The scroll saw is different from the other power tools because it is operated by pedaling – just like working with a sewing machine. If you are an artisan carpenter or just an enthusiastic hobbyist who likes to do artful and fun projects, the scroll saw is the perfect tool as it can make intricate cuts on wood, plastic, metal, tiles or any other materials.
It is somewhat similar to a band saw (as both feature a blade guard and a table, for one). But instead of the continuous looping action of a strip of blade, the scroll saw cuts with a thin reciprocating blade which allows for a more freehand cutting. The thin blade is designed for making delicate, intricate cuts (such as for inlays) and for this reason the scroll saw is seen as more of a crafting tool rather than as a tool used for building and assembling.
Like many power tools designed for cutting, the scroll saw can be fitted with a variety of blades. Each blade is designed to cut certain materials including wood, metal, plastic, acrylic and tiles with ease. You should choose the right blade that will perfectly serve to a particular purpose.
- Standard scroll saw blade – it has the most rudimentary tooth design. It comes in two types – wood and metal. Metal blades have much smaller teeth and the space between them is smaller compared to those of wood blades.
- Skip-tooth blade – It has lesser teeth compared to other blades, so this type of blade is often the choice for beginners and/or amateur crafters. The distance – or "skip" -- between the teeth is much wider, hence the name.
- Double skip-tooth blade – It is named as such because it has a gap between sets of two teeth. It is known for its slow cutting, but it produces quite a smooth finish.
- Reverse-tooth blade – This is similar to the skip-tooth blade, only with the last set of teeth being inverted or in the opposite direction. This configuration is designed to minimize splintering.
- Precision ground tooth blade – This is a spin-off to the double blade. Its teeth have been ground to produce a high degree of sharpness, making it perfect for creating fast and smooth finish in both straight and curved cuts. But because of its ultra-sharpness and aggressive cutting angle, this blade is not usually recommended for beginners.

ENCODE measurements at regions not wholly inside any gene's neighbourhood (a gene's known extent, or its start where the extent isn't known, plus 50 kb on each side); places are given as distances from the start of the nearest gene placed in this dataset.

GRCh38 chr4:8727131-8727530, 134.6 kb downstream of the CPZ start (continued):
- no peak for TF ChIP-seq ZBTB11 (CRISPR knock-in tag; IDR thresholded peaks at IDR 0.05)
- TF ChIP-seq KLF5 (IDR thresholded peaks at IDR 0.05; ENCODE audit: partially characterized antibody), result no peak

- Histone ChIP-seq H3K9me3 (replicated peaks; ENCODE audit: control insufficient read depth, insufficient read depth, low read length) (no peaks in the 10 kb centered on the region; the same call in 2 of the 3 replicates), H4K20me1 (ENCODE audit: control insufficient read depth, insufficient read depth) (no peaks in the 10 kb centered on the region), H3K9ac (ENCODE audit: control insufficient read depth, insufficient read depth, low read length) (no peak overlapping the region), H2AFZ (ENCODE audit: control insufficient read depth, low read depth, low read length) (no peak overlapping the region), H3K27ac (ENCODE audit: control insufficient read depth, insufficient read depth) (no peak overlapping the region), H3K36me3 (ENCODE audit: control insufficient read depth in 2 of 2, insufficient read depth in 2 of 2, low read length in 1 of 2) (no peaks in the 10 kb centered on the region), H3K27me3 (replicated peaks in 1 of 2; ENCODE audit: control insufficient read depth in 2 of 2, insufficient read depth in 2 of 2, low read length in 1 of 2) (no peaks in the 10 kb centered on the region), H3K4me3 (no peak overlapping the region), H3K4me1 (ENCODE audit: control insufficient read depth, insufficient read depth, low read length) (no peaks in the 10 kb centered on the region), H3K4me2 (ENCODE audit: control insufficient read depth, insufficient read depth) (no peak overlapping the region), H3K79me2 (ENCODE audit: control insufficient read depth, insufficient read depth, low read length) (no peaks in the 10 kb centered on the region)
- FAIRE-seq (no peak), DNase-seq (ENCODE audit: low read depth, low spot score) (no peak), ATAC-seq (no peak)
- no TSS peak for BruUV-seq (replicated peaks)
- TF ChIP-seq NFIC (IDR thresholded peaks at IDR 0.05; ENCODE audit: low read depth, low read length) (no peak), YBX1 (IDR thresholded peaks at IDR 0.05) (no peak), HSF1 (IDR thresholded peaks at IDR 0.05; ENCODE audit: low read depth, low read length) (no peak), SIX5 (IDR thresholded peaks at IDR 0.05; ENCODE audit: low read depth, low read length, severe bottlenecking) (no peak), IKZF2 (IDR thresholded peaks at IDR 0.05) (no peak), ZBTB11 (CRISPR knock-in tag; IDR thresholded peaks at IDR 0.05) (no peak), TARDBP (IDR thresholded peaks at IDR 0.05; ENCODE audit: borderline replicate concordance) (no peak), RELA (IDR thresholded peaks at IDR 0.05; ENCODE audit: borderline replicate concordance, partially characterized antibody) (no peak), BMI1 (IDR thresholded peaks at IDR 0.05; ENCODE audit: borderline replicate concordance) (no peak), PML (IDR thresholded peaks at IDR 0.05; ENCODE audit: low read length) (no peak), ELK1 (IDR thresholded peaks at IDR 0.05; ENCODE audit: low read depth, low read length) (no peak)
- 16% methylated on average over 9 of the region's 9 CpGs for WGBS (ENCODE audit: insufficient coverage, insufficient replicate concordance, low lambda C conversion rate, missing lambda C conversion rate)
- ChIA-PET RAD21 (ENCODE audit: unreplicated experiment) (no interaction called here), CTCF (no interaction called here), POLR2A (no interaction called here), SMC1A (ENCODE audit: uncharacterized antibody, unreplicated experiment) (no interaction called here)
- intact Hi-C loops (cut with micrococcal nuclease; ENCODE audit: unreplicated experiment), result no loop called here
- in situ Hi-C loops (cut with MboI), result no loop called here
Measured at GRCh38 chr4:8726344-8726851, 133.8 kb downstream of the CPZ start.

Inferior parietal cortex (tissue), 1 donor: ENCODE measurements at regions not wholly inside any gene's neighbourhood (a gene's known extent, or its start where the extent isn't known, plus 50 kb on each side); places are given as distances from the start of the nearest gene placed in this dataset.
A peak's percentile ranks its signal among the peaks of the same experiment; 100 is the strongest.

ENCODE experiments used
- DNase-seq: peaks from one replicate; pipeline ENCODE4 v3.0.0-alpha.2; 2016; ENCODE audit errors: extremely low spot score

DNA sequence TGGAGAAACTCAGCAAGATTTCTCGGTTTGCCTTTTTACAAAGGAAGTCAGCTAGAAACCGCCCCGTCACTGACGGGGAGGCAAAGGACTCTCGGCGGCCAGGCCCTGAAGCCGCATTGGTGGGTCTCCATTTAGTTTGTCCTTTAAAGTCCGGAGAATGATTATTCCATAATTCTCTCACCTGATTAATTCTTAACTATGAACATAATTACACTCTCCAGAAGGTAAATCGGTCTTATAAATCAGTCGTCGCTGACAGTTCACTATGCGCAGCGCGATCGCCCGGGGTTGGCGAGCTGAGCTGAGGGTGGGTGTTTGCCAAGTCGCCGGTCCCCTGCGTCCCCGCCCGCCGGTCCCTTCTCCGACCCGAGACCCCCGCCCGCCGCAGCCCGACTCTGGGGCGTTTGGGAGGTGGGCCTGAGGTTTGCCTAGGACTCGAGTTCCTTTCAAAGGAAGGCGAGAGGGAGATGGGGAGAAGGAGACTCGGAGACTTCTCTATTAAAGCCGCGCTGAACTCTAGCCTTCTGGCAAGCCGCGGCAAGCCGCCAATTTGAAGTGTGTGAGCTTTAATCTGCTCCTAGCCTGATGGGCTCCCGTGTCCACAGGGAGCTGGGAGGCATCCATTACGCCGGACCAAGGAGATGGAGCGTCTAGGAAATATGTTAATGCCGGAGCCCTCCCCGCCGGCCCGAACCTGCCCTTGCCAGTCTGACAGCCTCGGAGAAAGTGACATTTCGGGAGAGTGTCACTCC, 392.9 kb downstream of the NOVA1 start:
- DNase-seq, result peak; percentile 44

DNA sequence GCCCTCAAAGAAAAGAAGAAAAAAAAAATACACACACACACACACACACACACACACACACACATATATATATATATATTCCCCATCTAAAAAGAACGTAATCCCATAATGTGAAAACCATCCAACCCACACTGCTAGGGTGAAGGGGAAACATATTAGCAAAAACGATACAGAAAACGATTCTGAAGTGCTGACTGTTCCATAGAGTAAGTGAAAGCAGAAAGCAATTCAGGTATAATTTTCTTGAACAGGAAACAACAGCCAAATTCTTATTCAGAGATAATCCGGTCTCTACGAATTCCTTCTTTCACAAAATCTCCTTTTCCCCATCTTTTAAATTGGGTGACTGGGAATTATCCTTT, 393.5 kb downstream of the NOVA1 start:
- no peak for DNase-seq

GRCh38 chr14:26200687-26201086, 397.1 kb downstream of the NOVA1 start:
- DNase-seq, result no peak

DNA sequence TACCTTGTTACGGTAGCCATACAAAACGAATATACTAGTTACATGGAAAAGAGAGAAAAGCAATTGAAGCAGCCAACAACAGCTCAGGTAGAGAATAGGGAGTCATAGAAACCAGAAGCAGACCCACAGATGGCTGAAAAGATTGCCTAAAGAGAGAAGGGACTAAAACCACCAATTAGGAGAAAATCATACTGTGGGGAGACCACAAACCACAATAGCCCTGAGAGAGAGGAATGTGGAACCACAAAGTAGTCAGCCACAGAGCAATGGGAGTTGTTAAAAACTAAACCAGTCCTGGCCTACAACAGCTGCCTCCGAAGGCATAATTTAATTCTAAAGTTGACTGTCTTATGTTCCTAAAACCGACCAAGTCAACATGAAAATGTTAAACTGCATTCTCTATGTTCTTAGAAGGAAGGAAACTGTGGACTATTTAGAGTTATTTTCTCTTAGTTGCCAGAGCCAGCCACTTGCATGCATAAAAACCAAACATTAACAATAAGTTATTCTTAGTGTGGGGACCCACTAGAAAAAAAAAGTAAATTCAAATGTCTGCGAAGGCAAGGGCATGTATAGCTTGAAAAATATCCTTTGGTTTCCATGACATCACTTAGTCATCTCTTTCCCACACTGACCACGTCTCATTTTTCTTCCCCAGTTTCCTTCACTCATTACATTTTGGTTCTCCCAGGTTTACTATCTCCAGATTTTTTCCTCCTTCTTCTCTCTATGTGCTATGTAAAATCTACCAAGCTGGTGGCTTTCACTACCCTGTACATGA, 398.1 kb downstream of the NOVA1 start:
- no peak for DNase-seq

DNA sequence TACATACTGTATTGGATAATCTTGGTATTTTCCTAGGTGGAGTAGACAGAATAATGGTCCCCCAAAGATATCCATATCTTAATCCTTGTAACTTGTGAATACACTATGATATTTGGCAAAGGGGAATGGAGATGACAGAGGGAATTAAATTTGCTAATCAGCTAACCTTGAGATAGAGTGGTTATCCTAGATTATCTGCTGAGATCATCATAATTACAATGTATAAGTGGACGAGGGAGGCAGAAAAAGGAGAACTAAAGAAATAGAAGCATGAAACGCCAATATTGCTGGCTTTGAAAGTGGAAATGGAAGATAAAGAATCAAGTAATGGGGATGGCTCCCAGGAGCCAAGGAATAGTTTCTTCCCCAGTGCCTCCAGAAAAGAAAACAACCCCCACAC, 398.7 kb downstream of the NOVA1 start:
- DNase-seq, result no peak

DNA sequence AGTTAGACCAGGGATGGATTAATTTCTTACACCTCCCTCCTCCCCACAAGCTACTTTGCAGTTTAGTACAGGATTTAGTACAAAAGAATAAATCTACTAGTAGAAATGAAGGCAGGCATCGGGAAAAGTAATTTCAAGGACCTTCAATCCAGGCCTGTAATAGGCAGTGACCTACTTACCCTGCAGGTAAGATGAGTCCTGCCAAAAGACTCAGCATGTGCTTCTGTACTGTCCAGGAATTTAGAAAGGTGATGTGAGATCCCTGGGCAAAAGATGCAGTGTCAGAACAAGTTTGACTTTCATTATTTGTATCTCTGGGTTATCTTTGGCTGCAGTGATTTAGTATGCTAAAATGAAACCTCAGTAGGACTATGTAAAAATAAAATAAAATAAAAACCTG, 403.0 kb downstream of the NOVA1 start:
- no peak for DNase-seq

- Spiral blade – As the name suggests, the spiral blade has the regular set of teeth, only twisted together. It is designed in a way so that it can cut a material from all sides. A lot of users prefer this type of blade for the flexibility that it offers.
- Crown tooth blade – The crown tooth blade resembles the reverse-tooth blade as both of them can cut in both directions. However, the former is specialized for cutting certain materials like plastics and other man-made items, or for use in more detailed work.
Depending on your budget as well as speed and cutting needs, you can choose any of the three common types of scroll saws:
- Low-end – They are typically priced at $200 or lower, and are usually single-speed models. They can make cuts through inch-thick pieces of softwood or thinner hardwood with relative ease, but may struggle with cutting through anything that's thicker or harder. Plus, low-end models are noisy and tend to vibrate.
- Mid-range – Mid-range models fall in the price range between $400 to $600. Compared to low-end types, these mid-range models create less noise and vibration when in use. Unlike the cheapest models, mid-range scroll saws typically feature at least two speeds – or even better, offer variable speeds that range from 300 to 3,000 strokes per minute, making them a better choice when you need to cut through much thicker pieces of material.
- Professional –This is obviously the most expensive and high-scale of the bunch, with a price tag of $1000 and up. These professional models create the least noise and vibration. They often feature blowers that remove dusts away from the workpiece, giving you a clearer view of your work. Professional models also come with lights and magnifying glasses, but these features are also seen in mid-range models as well.